Early identification of women at a high risk of preeclampsia might enable potential prophylactic treatment to reduce or avoid the onset of symptoms (9, 10). Preeclampsia is more common and has a lower detection rate (11). Predictive models for preeclampsia have employed a combination of maternal characteristics as well as biochemical and biophysical markers before 14 weeks of gestation to predict the syndrome at 30–60% sensitivity (10–14).
Our findings are consistent with the results of the few available prospective cohort studies on maternal non-fasting plasma lipid and lipoprotein concentrations in preeclamptic and normotensive pregnancies (15, 16). We observed an association between maternal dyslipidemia in the second trimester, particularly 4-h postprandial hypertriglyceridemia, and the subsequent risk of preeclampsia. We evaluated both the FTG and 4-h postprandial TG concentrations at the time of OLTT measurement to show that 4-h postprandial TG concentrations might be an independent predictive biomarker for preeclampsia, which might be more meaningful compared to the FTG concentrations (Table 5). This is in line with the results of a comprehensive study (15) showing the associations between non-fasting plasma TG at 18 weeks of gestation and the risk of preeclampsia. In another prospective cohort study (16), a linear increase in preeclampsia risk was observed with increasing non-fasting plasma TG concentrations before 16 weeks’ gestation. However, fasting TG concentrations in the second trimester were not associated with the development of preeclampsia, which was inconsistent with Oya’s cohort study findings (OR: 1.1 (1.1–1.2), p = 0.004) (17).
Although, the temporality, wherein 4-h postprandial hypertriglyceridemia clearly precedes the onset of preeclampsia, leads us to generate the hypothesis that we may be able to change the natural history of the disease if we intervene early by lowering the postprandial TG concentrations. Maternal lipids offer a potential therapeutic target, and it is worth noting that the current treatments for diabetes in pregnancy, including dietary and lifestyle changes as well as pharmacotherapy, all alter not only maternal glucose but also maternal lipids (3, 18, 19). Before such an intervention, it would be important to define the normal postprandial triglyceride concentrations in pregnancy and correctly identify women with lipid metabolic disturbances who could benefit most from this therapy.
High postprandial TG concentration is positively correlated with insulin resistance, and insulin resistance exists in preeclampsia patients (Tables 2 and 3). Changes in TG metabolism and clearance are mediated by insulin resistance. Women with elevated lipid concentrations are more likely to have preexisting endothelial dysfunction that worsens as a result of the physiological burden of pregnancy; this condition may be further exacerbated by increased maternal vascular inflammation (20). This was supported with evidence from a murine model, which suggested that, in pregnancy, excessive hyperlipidemia may lead to an accentuated inflammatory response, oxidative stress, and subsequent dysfunction of cerebral arteries, compromising cerebral percussion and contributing to preeclampsia-related neurological complications (21).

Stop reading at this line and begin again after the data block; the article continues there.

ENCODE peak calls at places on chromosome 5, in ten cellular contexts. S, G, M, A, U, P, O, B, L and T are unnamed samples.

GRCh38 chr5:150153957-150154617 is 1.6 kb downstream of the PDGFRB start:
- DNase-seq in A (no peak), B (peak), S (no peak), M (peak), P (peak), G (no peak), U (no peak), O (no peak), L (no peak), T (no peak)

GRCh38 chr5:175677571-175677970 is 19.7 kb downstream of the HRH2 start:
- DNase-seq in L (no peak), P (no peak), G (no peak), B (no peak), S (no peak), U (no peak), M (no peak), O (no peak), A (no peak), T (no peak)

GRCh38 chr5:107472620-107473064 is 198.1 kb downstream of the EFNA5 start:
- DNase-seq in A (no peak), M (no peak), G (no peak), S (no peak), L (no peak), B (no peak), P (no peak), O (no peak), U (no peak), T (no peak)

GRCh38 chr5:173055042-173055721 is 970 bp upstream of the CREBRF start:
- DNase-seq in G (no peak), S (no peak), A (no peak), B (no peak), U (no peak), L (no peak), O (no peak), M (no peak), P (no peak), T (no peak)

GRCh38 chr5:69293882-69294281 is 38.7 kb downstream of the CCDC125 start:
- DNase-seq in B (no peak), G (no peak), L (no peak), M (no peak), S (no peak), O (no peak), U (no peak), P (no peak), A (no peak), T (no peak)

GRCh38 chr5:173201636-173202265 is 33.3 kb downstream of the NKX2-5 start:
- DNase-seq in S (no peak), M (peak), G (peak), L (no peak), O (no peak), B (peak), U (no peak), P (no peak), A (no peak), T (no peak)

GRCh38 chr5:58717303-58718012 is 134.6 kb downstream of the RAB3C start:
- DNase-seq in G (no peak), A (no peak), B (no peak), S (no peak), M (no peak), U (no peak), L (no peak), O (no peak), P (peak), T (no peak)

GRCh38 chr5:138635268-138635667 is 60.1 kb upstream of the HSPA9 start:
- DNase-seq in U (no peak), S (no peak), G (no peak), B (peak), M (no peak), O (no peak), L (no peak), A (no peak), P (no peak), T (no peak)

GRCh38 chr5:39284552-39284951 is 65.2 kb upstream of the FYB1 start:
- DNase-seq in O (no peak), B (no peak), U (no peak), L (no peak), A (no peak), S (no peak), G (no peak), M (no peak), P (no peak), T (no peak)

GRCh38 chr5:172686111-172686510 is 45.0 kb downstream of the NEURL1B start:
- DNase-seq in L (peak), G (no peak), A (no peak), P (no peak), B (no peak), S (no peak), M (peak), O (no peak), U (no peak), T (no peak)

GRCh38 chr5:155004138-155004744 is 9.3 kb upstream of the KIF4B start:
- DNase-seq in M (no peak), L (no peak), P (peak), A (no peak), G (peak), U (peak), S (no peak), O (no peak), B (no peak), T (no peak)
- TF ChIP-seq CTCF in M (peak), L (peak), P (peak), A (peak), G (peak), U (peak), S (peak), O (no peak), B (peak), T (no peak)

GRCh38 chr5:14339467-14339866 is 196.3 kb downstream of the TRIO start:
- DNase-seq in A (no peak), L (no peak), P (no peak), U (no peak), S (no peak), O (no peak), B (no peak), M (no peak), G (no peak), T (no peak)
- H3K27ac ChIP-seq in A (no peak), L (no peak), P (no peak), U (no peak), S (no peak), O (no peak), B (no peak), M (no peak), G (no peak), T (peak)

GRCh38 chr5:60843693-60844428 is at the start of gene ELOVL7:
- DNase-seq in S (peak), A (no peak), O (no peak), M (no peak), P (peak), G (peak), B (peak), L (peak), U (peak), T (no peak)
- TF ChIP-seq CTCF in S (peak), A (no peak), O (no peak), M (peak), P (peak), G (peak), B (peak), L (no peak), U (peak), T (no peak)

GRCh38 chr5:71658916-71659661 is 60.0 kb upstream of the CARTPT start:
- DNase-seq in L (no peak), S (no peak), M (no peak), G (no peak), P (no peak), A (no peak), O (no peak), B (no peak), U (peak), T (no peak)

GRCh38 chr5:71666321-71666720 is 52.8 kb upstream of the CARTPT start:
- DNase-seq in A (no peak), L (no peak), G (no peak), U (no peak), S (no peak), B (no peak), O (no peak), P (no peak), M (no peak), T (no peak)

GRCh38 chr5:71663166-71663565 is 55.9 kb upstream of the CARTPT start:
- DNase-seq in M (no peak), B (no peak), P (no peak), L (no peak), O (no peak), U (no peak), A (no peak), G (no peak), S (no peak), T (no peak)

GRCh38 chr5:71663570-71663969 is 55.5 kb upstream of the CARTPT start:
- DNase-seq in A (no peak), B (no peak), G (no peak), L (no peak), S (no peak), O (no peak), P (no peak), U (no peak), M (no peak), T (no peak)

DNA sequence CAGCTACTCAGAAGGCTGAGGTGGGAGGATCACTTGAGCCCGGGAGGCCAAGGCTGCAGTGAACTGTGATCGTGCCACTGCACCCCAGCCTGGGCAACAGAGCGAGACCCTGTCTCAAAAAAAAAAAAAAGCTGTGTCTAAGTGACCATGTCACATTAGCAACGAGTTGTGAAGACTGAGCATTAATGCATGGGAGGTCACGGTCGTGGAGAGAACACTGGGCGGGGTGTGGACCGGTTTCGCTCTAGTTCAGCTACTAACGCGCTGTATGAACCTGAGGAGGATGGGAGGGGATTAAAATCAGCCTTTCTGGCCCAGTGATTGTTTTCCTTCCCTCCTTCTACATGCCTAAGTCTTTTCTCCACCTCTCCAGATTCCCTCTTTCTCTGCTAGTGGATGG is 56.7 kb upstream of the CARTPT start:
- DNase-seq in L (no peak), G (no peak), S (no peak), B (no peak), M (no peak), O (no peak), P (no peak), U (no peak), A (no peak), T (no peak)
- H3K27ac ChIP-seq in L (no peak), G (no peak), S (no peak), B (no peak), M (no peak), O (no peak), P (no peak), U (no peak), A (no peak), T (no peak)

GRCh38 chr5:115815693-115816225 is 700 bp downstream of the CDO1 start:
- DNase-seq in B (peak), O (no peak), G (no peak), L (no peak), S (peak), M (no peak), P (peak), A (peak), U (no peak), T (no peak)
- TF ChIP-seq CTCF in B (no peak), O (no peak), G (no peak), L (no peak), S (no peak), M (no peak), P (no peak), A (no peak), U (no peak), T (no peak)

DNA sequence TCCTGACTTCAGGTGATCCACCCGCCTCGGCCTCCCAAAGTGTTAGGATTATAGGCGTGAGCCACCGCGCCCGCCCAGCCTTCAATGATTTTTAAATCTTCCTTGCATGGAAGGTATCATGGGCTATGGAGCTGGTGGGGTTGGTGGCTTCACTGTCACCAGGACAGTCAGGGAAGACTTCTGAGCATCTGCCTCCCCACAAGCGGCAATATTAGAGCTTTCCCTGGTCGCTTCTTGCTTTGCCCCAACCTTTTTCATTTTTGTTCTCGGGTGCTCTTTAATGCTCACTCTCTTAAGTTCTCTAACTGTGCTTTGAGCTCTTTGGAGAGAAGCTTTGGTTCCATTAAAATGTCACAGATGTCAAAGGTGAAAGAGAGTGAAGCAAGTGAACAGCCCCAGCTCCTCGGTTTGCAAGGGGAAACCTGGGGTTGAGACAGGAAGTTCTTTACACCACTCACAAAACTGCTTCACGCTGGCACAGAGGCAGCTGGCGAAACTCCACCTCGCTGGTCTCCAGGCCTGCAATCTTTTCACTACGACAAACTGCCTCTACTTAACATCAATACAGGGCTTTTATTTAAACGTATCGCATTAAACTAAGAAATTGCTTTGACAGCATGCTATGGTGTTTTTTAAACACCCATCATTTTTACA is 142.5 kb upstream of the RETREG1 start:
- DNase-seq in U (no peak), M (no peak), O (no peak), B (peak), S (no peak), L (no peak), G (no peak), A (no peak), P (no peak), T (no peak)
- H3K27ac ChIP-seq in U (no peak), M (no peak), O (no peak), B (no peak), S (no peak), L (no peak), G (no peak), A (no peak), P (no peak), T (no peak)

The sensitivity of the prediction of preeclampsia using 4-h postprandial TG concentration at the time of OLTT measurement in this study (72.7%) was markedly higher than that of previously published prediction of preeclampsia based on clinical markers such as mean arterial pressure, maternal age, and uterine artery pulsatility index in a cohort of women at 11 + 0 to 13 + 6 gestational weeks (38.5%) (22) and in another nulliparous cohort (37%) (23). However, the sensitivity at 10% false positive rate of prediction of preeclampsia is low (18.2%).
The major strength of our study was its prospective design with complete follow-up of 438 women with OLTT measurement. This study design more accurately reflects the predictive power of 4-h postprandial TG compared to a case-control design. Our high participation (86.6%) and follow-up (99.5%) rates minimized the likelihood of selection bias, which may affect the reported results. Second, the fasting and 4-h postprandial blood lipid concentrations obtained after a unified fat meal in the second trimester suggested that the disordered plasma lipid concentrations precede preeclampsia. The unified standard fat meal and blood sampling collection time can avoid lipid data deviation. Third, the exclusion of pregnant women with high risk factors for metabolic syndrome made the results more convincing. Fourth, compared to the fetus in the first trimester, the fetus in the second trimester grows rapidly and needs more energy. The mother gradually switches to a catabolic condition resulting in an increased breakdown of lipid. Therefore, detecting postprandial lipid concentration changes (the ability of lipid metabolism) in the second trimester is more sensitive. Finally, we used the logistic regression to adjust for a number of confounders to obtain a conclusion.
Several important limitations must be considered when interpreting the results of our study. First, our study included a limited number of cases, which is difficult to overcome given the low incidence of these disorders. Our relatively small number of patients with preeclampsia hindered us from making inferences from some of our analyses. Further studies involving multiple centers and a larger number of patients are necessary in order to validate our findings. In addition, although we compared many potential confounders, we cannot exclude the possibility of the other confounding factors from unmeasured covariates.